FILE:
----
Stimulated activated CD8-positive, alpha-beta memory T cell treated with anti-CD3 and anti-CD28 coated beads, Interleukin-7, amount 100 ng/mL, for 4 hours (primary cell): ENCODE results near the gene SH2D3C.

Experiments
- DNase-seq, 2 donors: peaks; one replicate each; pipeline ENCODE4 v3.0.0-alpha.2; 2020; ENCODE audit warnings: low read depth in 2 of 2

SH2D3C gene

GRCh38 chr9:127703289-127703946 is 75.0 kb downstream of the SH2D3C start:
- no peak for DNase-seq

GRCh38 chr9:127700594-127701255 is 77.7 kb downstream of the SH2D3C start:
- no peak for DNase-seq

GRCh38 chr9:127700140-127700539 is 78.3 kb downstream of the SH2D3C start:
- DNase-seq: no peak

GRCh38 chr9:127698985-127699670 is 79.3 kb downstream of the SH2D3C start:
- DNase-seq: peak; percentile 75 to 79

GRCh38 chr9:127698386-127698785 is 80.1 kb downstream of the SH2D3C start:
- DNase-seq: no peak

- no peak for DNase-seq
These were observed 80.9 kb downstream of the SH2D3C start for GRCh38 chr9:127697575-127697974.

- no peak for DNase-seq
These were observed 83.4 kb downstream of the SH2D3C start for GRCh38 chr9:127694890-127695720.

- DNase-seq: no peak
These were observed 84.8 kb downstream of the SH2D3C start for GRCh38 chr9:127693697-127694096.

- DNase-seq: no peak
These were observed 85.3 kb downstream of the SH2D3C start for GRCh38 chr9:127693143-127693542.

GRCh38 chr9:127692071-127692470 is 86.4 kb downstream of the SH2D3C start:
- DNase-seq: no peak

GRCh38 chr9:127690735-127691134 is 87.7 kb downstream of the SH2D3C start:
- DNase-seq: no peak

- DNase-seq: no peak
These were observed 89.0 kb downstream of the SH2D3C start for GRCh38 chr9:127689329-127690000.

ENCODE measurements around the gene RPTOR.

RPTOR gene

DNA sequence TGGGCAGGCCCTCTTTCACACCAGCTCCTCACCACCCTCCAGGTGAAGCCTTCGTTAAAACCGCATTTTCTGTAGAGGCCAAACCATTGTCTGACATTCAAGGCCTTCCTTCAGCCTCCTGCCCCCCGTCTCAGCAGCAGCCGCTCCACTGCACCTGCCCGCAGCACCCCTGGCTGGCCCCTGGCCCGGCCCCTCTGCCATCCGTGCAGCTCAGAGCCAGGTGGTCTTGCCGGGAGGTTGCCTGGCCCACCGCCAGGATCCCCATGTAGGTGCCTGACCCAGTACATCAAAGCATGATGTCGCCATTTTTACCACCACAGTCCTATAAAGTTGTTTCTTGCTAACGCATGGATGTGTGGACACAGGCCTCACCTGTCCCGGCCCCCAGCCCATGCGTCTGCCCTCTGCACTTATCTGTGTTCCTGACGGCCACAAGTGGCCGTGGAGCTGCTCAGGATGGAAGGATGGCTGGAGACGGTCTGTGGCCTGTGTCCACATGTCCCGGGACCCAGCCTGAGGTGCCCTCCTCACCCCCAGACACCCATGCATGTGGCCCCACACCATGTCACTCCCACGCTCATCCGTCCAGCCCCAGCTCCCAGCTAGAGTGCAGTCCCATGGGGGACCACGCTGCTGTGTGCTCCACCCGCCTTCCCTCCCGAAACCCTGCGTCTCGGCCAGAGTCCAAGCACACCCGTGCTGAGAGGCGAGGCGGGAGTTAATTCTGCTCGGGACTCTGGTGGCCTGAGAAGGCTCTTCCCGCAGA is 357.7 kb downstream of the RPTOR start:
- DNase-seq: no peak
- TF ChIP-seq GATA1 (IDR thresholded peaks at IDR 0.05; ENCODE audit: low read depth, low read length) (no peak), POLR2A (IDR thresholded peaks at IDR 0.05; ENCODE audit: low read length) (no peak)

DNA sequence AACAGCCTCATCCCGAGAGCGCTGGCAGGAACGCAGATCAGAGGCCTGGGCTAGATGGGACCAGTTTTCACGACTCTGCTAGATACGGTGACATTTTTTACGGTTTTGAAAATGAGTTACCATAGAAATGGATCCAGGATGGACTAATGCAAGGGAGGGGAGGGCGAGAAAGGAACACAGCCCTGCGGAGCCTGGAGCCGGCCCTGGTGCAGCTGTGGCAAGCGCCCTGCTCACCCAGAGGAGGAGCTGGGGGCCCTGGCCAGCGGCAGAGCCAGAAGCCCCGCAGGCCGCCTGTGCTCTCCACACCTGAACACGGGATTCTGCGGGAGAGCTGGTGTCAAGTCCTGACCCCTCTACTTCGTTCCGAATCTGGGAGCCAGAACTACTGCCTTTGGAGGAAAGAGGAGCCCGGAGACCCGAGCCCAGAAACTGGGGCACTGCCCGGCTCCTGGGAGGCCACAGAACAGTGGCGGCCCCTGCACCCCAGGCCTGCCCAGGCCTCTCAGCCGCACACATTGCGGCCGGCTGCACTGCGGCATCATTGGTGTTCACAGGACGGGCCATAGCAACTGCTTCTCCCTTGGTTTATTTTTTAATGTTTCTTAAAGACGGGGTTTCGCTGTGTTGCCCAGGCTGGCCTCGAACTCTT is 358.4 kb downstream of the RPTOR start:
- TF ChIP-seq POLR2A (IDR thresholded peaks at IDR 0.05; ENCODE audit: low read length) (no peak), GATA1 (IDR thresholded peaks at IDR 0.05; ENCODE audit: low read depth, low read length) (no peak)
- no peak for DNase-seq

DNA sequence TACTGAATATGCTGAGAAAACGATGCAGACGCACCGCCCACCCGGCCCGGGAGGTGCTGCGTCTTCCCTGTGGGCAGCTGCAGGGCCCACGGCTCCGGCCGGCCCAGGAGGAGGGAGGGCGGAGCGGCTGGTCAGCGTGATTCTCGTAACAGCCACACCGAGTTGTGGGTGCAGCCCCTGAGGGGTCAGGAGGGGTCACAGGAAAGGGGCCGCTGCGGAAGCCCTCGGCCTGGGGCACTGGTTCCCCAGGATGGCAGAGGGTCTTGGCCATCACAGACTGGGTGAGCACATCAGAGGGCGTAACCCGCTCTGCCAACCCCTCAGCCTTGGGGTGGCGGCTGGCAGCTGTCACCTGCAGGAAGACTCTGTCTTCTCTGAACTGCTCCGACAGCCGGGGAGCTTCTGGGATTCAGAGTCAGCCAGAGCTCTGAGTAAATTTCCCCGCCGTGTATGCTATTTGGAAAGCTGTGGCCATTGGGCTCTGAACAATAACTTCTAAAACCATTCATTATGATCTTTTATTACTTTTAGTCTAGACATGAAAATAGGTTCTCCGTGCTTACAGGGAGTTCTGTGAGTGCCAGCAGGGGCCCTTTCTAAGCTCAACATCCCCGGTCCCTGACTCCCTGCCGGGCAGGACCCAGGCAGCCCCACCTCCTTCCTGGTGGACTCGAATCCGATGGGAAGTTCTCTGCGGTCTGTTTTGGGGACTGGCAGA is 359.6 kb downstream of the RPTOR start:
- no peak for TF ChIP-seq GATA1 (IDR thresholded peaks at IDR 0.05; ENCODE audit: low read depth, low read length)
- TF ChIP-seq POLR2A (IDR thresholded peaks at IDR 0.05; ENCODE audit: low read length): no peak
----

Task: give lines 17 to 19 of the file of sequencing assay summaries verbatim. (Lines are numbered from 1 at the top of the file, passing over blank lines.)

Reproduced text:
- no peak for DNase-seq
These were observed 83.4 kb downstream of the SH2D3C start for GRCh38 chr9:127694890-127695720.

- DNase-seq: no peak